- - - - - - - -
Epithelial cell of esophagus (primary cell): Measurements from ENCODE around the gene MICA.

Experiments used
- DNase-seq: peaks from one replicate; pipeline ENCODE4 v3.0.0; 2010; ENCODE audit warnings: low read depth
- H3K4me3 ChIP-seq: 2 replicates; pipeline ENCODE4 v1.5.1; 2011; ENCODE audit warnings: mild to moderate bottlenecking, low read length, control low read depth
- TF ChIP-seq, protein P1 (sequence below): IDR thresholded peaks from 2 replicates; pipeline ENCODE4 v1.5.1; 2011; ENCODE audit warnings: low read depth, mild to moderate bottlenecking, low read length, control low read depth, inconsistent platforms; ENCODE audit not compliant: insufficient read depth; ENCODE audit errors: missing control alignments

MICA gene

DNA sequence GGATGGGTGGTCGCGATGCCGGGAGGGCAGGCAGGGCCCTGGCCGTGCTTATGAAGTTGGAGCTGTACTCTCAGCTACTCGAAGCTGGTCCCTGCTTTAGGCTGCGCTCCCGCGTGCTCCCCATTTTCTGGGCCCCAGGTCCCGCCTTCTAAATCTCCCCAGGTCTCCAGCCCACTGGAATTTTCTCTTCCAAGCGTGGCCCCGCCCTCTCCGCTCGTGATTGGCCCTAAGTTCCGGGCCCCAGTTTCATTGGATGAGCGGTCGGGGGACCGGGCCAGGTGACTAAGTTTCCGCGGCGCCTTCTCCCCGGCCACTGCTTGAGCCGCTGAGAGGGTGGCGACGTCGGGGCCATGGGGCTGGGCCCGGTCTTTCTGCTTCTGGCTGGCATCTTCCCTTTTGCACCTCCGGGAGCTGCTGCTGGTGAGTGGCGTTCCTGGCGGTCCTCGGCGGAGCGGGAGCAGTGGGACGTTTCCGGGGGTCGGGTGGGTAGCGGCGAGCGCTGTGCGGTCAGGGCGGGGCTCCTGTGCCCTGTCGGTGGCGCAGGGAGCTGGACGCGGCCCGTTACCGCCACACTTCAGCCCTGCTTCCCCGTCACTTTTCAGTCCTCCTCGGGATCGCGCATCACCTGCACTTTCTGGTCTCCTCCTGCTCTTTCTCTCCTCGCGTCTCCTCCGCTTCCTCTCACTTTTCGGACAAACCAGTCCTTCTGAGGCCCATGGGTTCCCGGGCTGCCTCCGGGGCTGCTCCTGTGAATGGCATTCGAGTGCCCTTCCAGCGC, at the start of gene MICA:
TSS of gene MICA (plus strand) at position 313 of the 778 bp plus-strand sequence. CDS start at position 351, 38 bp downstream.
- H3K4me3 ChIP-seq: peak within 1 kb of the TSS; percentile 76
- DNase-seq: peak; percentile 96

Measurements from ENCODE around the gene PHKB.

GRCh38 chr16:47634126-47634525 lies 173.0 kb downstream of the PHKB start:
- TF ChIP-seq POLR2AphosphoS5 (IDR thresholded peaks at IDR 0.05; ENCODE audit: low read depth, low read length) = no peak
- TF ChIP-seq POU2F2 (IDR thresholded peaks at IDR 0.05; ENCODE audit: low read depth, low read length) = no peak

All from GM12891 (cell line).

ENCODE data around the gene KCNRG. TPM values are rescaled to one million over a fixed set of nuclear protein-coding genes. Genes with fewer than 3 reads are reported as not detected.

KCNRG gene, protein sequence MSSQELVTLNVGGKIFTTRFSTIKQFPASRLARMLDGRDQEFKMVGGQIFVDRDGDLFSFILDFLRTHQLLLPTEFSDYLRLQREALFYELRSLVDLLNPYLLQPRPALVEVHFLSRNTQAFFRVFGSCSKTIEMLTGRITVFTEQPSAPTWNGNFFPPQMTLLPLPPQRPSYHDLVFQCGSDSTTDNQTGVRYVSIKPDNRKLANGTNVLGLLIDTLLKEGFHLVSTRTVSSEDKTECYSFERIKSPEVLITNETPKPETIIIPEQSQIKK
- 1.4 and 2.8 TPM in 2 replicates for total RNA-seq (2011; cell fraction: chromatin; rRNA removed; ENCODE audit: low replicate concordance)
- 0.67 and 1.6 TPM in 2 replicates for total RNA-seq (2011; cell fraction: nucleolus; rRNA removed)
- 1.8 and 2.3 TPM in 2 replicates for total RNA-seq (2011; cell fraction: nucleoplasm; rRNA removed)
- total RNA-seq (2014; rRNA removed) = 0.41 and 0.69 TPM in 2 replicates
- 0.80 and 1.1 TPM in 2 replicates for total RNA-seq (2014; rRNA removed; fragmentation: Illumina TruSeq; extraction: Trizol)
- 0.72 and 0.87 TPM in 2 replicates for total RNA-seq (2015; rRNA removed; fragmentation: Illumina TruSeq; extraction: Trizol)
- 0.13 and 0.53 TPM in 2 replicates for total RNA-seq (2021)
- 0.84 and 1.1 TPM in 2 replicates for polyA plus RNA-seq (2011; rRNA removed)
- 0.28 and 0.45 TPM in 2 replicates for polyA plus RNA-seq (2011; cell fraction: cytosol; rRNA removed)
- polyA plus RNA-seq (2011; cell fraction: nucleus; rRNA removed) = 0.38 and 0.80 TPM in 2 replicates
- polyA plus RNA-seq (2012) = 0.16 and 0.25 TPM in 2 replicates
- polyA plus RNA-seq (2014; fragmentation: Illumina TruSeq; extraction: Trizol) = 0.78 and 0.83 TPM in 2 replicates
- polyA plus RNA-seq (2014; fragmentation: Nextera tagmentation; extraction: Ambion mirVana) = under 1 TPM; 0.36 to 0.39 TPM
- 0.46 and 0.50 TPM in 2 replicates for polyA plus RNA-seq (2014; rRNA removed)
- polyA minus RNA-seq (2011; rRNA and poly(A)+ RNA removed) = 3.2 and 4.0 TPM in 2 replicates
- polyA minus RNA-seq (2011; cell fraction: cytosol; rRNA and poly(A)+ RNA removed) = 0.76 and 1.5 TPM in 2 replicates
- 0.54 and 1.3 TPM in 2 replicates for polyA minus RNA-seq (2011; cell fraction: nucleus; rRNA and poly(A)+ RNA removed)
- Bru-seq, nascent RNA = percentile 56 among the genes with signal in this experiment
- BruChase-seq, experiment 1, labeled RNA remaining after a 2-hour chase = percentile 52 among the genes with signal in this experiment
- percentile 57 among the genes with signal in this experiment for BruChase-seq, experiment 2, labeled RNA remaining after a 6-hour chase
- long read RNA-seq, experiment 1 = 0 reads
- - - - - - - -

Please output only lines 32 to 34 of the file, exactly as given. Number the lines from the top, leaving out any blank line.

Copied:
- polyA minus RNA-seq (2011; rRNA and poly(A)+ RNA removed) = 3.2 and 4.0 TPM in 2 replicates
- polyA minus RNA-seq (2011; cell fraction: cytosol; rRNA and poly(A)+ RNA removed) = 0.76 and 1.5 TPM in 2 replicates
- 0.54 and 1.3 TPM in 2 replicates for polyA minus RNA-seq (2011; cell fraction: nucleus; rRNA and poly(A)+ RNA removed)